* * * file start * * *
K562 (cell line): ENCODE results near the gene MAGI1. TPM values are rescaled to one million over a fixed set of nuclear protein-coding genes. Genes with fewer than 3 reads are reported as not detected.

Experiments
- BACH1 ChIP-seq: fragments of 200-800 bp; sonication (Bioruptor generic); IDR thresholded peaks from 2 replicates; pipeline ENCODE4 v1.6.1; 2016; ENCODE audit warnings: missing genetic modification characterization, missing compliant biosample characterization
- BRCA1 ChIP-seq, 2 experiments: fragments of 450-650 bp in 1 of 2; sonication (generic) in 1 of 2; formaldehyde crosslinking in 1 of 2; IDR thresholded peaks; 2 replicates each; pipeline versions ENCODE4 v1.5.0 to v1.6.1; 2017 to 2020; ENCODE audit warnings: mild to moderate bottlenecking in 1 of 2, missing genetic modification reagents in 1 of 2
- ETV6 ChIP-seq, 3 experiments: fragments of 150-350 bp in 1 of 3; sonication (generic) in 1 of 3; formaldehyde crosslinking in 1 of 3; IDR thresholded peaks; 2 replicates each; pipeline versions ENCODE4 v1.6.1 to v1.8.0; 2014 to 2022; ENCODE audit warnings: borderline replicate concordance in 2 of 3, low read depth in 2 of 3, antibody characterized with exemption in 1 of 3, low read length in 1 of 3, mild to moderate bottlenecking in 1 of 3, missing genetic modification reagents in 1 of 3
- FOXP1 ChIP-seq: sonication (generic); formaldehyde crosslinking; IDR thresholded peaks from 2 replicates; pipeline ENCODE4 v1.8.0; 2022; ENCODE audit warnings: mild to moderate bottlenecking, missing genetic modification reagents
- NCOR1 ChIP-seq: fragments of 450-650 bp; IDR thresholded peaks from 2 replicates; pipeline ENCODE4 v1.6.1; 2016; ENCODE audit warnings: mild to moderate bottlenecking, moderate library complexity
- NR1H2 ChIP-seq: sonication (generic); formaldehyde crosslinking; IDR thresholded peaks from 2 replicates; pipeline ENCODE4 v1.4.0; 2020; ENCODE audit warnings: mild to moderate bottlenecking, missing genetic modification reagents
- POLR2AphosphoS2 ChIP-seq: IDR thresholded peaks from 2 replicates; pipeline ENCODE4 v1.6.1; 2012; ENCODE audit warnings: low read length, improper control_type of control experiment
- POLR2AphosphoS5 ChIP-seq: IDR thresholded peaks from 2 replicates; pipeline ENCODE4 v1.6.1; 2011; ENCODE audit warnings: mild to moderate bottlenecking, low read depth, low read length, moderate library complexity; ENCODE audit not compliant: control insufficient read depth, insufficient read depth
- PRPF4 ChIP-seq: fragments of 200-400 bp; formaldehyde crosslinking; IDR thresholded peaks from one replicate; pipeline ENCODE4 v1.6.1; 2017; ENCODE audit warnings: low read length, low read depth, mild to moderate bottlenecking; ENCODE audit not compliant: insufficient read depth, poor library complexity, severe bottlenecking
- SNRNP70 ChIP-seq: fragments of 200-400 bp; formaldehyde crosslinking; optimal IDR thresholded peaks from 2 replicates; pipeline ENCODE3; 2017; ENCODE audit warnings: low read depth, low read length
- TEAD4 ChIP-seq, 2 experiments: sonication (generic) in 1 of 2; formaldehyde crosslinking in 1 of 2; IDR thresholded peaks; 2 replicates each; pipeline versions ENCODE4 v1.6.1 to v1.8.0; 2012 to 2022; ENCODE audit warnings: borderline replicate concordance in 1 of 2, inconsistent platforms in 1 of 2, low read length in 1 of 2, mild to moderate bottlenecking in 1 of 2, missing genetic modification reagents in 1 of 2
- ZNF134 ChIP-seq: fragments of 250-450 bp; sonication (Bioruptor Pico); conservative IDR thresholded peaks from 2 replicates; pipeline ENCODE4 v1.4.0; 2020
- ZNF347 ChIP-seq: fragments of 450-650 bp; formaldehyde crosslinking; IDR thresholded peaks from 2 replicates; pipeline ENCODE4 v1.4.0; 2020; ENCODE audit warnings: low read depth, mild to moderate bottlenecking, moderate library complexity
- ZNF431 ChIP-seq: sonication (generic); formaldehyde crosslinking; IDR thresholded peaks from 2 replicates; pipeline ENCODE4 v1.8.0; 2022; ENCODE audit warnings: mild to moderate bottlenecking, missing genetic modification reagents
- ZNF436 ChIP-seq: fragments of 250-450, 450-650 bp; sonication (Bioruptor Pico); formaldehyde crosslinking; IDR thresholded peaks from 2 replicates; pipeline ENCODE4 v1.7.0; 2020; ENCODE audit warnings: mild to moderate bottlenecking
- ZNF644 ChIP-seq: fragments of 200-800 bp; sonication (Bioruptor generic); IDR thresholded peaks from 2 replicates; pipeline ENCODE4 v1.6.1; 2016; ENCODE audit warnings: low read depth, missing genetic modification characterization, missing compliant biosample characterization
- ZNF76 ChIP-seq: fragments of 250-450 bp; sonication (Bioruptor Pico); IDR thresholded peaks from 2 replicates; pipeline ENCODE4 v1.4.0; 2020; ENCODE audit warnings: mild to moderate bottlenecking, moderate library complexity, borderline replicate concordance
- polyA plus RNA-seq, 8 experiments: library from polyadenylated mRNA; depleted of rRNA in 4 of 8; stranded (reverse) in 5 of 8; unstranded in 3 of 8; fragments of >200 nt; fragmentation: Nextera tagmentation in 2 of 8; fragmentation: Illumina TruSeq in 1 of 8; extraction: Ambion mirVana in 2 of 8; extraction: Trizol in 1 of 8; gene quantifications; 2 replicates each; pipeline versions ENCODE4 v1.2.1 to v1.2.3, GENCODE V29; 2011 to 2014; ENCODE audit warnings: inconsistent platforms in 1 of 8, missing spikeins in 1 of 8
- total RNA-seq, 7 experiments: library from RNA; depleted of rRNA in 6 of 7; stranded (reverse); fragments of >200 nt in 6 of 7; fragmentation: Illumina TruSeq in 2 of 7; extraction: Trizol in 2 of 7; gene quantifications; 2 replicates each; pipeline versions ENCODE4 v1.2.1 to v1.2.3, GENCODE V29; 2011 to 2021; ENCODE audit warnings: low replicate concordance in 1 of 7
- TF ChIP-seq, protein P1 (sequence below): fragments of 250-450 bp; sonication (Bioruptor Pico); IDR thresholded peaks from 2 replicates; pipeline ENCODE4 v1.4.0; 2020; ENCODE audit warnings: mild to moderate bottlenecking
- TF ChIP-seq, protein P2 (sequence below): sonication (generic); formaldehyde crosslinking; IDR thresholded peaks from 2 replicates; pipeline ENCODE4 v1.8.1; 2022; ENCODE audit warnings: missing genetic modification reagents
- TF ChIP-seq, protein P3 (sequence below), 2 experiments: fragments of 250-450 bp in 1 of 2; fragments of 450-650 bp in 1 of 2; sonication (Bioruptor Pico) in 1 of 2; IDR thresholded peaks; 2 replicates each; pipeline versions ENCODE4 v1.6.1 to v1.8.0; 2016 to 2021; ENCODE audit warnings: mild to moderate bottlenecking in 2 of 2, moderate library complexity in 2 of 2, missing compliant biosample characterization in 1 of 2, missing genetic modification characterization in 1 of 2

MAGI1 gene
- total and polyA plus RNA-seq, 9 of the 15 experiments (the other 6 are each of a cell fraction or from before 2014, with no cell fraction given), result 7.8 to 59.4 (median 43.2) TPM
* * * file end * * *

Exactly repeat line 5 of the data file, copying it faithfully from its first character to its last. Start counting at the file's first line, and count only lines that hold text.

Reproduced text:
- ETV6 ChIP-seq, 3 experiments: fragments of 150-350 bp in 1 of 3; sonication (generic) in 1 of 3; formaldehyde crosslinking in 1 of 3; IDR thresholded peaks; 2 replicates each; pipeline versions ENCODE4 v1.6.1 to v1.8.0; 2014 to 2022; ENCODE audit warnings: borderline replicate concordance in 2 of 3, low read depth in 2 of 3, antibody characterized with exemption in 1 of 3, low read length in 1 of 3, mild to moderate bottlenecking in 1 of 3, missing genetic modification reagents in 1 of 3